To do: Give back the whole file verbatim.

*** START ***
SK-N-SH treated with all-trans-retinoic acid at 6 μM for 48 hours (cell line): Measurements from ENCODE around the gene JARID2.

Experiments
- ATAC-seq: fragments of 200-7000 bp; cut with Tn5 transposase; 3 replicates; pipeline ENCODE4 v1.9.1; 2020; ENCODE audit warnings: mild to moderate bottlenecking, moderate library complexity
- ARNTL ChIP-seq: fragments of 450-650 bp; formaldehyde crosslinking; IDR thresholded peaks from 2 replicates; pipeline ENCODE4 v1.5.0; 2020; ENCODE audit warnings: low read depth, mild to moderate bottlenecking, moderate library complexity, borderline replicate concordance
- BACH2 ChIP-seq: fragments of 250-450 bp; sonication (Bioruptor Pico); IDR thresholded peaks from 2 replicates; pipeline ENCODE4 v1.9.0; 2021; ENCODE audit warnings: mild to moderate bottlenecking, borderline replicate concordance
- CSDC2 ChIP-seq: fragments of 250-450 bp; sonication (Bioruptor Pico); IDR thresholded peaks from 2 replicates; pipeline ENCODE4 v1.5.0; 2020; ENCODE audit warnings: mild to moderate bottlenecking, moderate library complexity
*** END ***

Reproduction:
SK-N-SH treated with all-trans-retinoic acid at 6 μM for 48 hours (cell line): Measurements from ENCODE around the gene JARID2.

Experiments
- ATAC-seq: fragments of 200-7000 bp; cut with Tn5 transposase; 3 replicates; pipeline ENCODE4 v1.9.1; 2020; ENCODE audit warnings: mild to moderate bottlenecking, moderate library complexity
- ARNTL ChIP-seq: fragments of 450-650 bp; formaldehyde crosslinking; IDR thresholded peaks from 2 replicates; pipeline ENCODE4 v1.5.0; 2020; ENCODE audit warnings: low read depth, mild to moderate bottlenecking, moderate library complexity, borderline replicate concordance
- BACH2 ChIP-seq: fragments of 250-450 bp; sonication (Bioruptor Pico); IDR thresholded peaks from 2 replicates; pipeline ENCODE4 v1.9.0; 2021; ENCODE audit warnings: mild to moderate bottlenecking, borderline replicate concordance
- CSDC2 ChIP-seq: fragments of 250-450 bp; sonication (Bioruptor Pico); IDR thresholded peaks from 2 replicates; pipeline ENCODE4 v1.5.0; 2020; ENCODE audit warnings: mild to moderate bottlenecking, moderate library complexity